A Message From the Director

Peter Lehman

Peter Lehman, SERC Director

This is the first director’s column written in my new office in our new Schatz lab. It’s just wonderful to be in this modern, well-designed building that will certainly increase our productivity and has already made us proud. You can read about some of the details and see a picture in the building update in this issue.

But while the Schatz Center has been upgraded, the U.S. hydrogen and fuel cell technology program has fallen from sight. Energy Secretary Steven Chu has suggested that the hydrogen program be zeroed out in the next DOE budget. There is plenty of funding for battery research and plug-in hybrids, but not a penny for fuel cell vehicles. Secretary Chu tried to do this in last year’s budget cycle but was rebuffed by a strong coalition of legislators who insisted that the funding be restored.

Picking battery and hybrid cars as a technology winner seems like a big mistake in light of the fact that fuel cell vehicles have come a long way (our Toyota Highlander fuel cell car is a dream to drive) and other places (like Japan, Korea, and the EU) are going gangbusters for fuel cell transportation. How this will play out is anyone’s guess but because hydrogen and fuel cells were an emphasis for the last administration, it’s hard to believe that Chu’s decision is not politically motivated.

Our Spring has been wet and wild here on the North Coast. We join everyone in anticipating the warmer, sunnier days ahead.

About Peter Lehman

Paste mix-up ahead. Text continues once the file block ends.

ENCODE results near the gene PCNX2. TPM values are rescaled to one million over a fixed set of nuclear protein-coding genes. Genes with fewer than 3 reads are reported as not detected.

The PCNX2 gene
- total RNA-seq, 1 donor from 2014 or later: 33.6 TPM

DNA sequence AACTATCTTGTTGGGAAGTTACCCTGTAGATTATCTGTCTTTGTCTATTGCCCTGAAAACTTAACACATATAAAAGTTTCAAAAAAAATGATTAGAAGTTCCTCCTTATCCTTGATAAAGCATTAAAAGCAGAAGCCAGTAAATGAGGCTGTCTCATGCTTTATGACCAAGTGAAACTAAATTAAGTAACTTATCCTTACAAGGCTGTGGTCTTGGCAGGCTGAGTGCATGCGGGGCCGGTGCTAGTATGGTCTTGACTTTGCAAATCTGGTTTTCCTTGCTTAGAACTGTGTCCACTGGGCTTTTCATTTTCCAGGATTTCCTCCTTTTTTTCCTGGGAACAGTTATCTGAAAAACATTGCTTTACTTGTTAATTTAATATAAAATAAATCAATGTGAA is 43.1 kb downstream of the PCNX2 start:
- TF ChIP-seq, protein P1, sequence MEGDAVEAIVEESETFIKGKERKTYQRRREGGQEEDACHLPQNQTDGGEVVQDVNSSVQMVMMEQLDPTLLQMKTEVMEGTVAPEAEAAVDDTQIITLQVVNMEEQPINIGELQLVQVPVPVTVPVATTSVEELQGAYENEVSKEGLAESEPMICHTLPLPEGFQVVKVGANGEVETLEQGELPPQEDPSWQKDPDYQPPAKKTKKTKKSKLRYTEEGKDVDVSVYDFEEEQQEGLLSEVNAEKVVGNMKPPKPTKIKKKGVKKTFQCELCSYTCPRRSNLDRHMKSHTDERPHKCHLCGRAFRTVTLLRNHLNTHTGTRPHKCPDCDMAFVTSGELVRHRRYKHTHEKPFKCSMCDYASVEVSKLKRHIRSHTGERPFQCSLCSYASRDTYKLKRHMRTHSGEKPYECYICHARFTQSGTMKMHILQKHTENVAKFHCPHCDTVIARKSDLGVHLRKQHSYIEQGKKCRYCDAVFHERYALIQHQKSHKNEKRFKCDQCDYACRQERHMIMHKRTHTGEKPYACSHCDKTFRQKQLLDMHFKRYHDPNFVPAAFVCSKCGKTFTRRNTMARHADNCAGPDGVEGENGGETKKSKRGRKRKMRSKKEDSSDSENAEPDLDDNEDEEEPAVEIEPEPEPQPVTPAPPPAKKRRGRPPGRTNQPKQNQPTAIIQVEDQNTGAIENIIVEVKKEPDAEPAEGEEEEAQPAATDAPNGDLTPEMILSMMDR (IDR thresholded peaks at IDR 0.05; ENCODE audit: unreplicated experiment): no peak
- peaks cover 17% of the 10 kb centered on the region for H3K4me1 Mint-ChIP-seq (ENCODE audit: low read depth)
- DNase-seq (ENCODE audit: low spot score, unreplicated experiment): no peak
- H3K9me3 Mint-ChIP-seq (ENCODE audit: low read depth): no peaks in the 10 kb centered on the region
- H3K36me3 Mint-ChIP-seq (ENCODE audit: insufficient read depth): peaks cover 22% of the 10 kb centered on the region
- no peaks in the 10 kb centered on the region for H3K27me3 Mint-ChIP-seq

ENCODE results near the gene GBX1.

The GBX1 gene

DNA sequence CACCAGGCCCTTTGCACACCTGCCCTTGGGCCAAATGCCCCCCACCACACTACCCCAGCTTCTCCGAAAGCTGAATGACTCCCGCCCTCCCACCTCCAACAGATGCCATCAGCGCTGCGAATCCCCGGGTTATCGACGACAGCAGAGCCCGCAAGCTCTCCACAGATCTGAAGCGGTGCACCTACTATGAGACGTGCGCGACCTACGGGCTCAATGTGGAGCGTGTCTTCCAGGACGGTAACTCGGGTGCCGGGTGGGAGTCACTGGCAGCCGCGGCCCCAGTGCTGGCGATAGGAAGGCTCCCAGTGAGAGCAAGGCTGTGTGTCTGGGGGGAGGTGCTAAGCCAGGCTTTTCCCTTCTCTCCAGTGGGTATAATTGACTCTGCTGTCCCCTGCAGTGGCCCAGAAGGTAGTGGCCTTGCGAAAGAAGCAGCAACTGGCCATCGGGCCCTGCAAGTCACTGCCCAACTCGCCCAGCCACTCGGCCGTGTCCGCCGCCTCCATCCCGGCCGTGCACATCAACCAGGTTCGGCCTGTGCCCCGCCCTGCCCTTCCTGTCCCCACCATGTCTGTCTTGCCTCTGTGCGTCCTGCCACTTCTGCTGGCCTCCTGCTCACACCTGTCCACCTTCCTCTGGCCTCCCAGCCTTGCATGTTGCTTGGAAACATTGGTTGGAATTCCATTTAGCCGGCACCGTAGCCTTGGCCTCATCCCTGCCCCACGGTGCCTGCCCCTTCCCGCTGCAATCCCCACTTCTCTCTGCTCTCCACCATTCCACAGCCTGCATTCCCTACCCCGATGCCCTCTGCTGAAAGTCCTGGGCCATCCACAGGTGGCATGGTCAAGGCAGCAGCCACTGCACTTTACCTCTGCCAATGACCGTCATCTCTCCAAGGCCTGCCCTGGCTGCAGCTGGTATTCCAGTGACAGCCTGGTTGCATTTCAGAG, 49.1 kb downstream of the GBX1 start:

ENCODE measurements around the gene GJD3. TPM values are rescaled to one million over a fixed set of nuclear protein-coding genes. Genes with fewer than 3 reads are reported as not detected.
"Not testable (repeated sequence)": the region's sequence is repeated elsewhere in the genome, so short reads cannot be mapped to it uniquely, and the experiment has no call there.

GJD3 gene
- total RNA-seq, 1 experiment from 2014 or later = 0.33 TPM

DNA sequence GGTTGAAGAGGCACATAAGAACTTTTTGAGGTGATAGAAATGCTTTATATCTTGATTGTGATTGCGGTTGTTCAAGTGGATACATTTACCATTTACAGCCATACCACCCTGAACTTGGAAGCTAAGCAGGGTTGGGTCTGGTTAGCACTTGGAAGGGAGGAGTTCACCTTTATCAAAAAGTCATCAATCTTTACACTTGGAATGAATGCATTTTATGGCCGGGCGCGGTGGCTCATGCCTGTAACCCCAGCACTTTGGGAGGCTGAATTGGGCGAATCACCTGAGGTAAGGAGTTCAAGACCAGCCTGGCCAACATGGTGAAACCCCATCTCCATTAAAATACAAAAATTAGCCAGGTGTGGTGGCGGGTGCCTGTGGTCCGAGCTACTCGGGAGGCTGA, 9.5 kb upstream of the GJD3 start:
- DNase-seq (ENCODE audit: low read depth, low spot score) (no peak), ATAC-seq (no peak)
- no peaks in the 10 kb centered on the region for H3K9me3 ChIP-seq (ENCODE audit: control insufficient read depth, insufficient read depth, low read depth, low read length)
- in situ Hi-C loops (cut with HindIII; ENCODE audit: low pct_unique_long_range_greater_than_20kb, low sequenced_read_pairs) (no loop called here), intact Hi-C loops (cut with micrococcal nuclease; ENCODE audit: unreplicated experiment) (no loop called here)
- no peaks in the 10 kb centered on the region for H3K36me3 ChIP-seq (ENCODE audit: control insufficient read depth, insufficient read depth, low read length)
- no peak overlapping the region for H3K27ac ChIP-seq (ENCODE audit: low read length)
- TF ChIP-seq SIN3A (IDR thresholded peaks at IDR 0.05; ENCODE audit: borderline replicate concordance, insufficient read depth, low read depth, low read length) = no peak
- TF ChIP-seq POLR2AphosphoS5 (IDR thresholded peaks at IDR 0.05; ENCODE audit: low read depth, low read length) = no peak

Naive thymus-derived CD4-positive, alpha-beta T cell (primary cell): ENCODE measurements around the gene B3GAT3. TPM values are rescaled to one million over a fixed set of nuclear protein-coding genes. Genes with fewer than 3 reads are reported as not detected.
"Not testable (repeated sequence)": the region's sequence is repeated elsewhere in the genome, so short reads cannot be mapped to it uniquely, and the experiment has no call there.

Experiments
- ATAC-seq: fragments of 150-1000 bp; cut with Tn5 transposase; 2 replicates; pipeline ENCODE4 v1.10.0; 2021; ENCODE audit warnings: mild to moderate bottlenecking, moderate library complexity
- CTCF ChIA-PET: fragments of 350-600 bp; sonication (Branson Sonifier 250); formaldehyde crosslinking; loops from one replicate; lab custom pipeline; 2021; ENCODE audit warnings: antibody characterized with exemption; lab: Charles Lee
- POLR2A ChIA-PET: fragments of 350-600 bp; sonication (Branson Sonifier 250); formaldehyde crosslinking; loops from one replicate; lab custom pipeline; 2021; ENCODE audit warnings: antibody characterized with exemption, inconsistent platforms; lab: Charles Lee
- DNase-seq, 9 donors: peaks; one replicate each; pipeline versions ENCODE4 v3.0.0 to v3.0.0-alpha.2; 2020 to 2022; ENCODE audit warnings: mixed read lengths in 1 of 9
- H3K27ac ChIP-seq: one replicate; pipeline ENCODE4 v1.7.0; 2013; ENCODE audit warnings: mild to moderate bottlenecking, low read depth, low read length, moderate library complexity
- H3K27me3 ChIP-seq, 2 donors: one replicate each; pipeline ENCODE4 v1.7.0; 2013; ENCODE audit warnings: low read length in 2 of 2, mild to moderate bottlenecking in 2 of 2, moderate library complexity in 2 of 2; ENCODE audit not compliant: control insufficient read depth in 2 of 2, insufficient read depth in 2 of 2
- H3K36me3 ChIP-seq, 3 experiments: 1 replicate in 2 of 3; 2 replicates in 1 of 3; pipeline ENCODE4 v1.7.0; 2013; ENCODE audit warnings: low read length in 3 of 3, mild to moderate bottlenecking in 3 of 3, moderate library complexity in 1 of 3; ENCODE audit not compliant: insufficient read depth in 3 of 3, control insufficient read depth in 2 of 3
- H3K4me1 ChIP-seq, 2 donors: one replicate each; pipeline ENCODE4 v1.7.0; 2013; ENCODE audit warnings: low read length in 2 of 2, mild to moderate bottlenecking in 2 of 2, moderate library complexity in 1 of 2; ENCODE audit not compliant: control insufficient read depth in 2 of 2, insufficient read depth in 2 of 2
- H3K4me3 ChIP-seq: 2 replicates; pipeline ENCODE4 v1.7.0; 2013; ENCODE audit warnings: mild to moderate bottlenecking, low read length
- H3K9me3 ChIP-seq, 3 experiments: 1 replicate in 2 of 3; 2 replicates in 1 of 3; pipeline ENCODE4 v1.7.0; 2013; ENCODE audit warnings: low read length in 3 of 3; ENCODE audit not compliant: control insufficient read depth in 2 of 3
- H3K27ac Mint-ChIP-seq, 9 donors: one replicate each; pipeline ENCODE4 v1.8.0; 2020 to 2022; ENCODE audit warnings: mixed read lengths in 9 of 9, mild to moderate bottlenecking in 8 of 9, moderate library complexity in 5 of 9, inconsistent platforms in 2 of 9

Director of SERC and a professor of Environmental Resources Engineering at Humboldt State University in Arcata, CA. Dr. Lehman received a B.S. in chemistry from the Massachusetts Institute of Technology and a Ph.D. in physical chemistry from the University of Chicago. He then served as a postdoctoral fellow at the University of California, Berkeley where he conducted research on the aerochemistry of photochemical air pollution. Before coming to HSU, he has been a member of the faculties of Sacramento State University; California State University, Northridge; and Deep Springs College. While at HSU, Dr. Lehman has served as chair of the Environmental Resources Engineering Department, co-chair of the International Development Technology masters program, and faculty advisor to the Campus Center for Appropriate Technology. His research interests include renewable energy systems, especially solar thermal and photovoltaic technologies. Dr. Lehman's work at the Schatz Center includes the development of solar hydrogen generation systems, development and production of fuel cell personal utility and neighborhood electric vehicles, and research and production of proton exchange membrane fuel cells. Most recently, the Center is involved in integrating electrolyzers into complete hydrogen generation and dispensing facilities, and developing and producing fuel cell systems for telecommunications, portable power and uninterruptible power supply applications.